HMH Science Dimensions
- Many education products suffer from confusing experiential design
- HMHSD is a national program for K-12 students and teachers that set out to fix that
- Challenges industry assumptions about how people learn
- Comprehensive rework of digital science education, informed by pedagogy and well-suited to the needs of modern students
- Design co-lead for the K-2 grade band
- Heavy emphasis on user research and interaction design
- Worked closely with cross-func partners and educators
Formalizing in-person research
My team was presented with the opportunity to challenge decades of legacy assumptions about how students interact with digital content. To do so, we established a new in-person testing partnership.
- We would leverage their tech to conduct moderated prototype testing sessions, and they would achieve their goal of supporting companies in the education space
- Established a continuous feedback loop
- Testing directly with the end users—students and educators
- We conducted interviews and clickable prototype tests with scores of students, using designs at varying levels of fidelity and throughout the full product development lifecycle
Here are a few high-level takeaways that we derived from aggregate data:
Students expect age-appropriate design
Our plan to create uniquely styled interactions per grade band was validated when we discovered students' sensitivity to the UI. Young test subjects frequently shared positive comments about the age-appropriateness of the interface, while older students were sensitive to UI elements that downplayed their grade level by 'feeling' too young.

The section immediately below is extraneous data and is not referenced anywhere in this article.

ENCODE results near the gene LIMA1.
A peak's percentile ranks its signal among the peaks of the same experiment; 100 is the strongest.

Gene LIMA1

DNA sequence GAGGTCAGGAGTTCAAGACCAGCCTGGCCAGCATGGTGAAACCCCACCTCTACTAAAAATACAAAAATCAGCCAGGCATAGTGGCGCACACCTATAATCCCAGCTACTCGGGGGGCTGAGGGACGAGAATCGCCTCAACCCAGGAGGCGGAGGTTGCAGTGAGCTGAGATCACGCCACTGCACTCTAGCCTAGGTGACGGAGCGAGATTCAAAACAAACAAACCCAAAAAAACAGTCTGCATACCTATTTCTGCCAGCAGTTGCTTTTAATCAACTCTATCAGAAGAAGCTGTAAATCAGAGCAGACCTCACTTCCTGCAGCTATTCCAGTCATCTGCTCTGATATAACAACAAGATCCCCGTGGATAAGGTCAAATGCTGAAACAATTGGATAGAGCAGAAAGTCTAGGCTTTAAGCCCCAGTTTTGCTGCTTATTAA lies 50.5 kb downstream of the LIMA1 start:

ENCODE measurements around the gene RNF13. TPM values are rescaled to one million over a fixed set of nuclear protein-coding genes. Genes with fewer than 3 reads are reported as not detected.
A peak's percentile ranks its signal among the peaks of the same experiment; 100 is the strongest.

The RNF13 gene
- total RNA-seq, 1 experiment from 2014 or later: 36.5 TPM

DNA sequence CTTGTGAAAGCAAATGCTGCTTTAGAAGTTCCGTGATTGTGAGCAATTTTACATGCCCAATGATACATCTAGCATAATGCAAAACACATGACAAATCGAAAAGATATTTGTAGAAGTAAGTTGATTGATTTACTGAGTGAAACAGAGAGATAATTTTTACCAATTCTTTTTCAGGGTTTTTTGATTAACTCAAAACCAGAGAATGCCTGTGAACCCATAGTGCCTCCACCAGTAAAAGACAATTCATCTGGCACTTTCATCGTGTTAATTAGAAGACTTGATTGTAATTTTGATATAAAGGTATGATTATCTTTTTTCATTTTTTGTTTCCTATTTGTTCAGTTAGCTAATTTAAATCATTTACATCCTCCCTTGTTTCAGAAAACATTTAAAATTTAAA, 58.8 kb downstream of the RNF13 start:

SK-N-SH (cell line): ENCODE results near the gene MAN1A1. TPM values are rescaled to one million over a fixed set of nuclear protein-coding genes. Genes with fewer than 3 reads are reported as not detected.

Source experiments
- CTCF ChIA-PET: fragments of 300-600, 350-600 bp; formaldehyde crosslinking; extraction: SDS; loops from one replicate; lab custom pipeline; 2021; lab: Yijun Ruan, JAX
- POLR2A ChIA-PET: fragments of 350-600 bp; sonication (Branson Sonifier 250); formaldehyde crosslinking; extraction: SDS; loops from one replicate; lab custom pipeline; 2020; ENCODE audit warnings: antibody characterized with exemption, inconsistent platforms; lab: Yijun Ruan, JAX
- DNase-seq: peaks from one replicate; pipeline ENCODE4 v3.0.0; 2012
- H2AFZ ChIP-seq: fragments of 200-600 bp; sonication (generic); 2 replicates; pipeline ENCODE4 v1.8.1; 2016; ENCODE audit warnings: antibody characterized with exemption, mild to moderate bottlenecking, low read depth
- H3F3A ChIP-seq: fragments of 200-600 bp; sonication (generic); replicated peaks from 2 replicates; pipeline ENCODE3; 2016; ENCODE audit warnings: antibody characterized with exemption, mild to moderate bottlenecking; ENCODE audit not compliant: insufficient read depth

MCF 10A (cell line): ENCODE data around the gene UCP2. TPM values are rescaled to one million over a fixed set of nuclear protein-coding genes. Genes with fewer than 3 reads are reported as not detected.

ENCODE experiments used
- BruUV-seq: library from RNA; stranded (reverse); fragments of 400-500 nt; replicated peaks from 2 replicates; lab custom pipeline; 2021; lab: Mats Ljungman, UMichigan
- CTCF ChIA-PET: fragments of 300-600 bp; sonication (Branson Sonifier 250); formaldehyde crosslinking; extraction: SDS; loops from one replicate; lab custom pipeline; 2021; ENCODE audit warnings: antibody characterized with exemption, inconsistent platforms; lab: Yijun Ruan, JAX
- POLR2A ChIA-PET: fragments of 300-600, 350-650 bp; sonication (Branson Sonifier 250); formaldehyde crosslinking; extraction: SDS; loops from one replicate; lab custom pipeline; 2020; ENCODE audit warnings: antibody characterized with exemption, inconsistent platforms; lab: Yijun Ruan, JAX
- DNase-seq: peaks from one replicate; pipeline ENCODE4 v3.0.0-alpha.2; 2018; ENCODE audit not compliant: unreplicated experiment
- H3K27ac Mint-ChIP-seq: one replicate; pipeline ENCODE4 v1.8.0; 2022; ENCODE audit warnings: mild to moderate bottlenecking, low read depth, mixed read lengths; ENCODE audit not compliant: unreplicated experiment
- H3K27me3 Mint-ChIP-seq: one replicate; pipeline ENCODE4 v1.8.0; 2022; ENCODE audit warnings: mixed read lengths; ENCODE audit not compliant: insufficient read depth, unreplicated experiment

Many students easily intuit new digital interactions
Young students rarely struggled to understand new interactions in the Science Dimensions application. They repeatedly demonstrated an innate sense of understanding when using our library of interactive patterns. This was an encouraging discovery that pointed to the success of our designs, and helped inform their evolution.
Young students struggle with scrolling
One of the most impactful discoveries of early testing was specific to the K-2 grade band: young users often struggle with scrolling. To address this, we redesigned the flow for this grade band to be more segmented and linear.
Young students struggle with reading
Unsurprisingly, our data revealed notable friction around on-screen text. Science lesson content is complex and often challenges young learners' reading skills. This insight helped shape the audio-centric nature of our experience.
Guided user experience
Early in the project's development, testing suggested that K-2 students would respond well to a sequenced, full-screen UI that broke lesson content into three phases—introductory, familiarization, and review. My team built a uniquely linear flow based on this model to support the needs of young learners. This format inspired the creation of a library of interactive patterns designed specifically for highly sequenced lesson content.
Age-appropriate user flows
The HMHSD interface prioritizes user focus, allowing students to focus on individual chunks of information. Content is intelligently designed to support the larger lesson. Minimizing distractions and avoiding visual clutter are key to designing for this age group. This flow is highly linear while still allowing students some degree of navigation to revisit previously introduced concepts.
An audio-centric experience
- Science education introduces plenty of new terminology
- This is especially challenging for young learners
- To support them, we designed HMHSD as an audio-centric experience
- All lesson content is read aloud to students while also presented visually as on-screen text and via closed captioning
- Every interaction in the pattern library includes auditory guidance and feedback, so students are supported from the time a new concept is introduced, all the way through knowledge consolidation in lesson review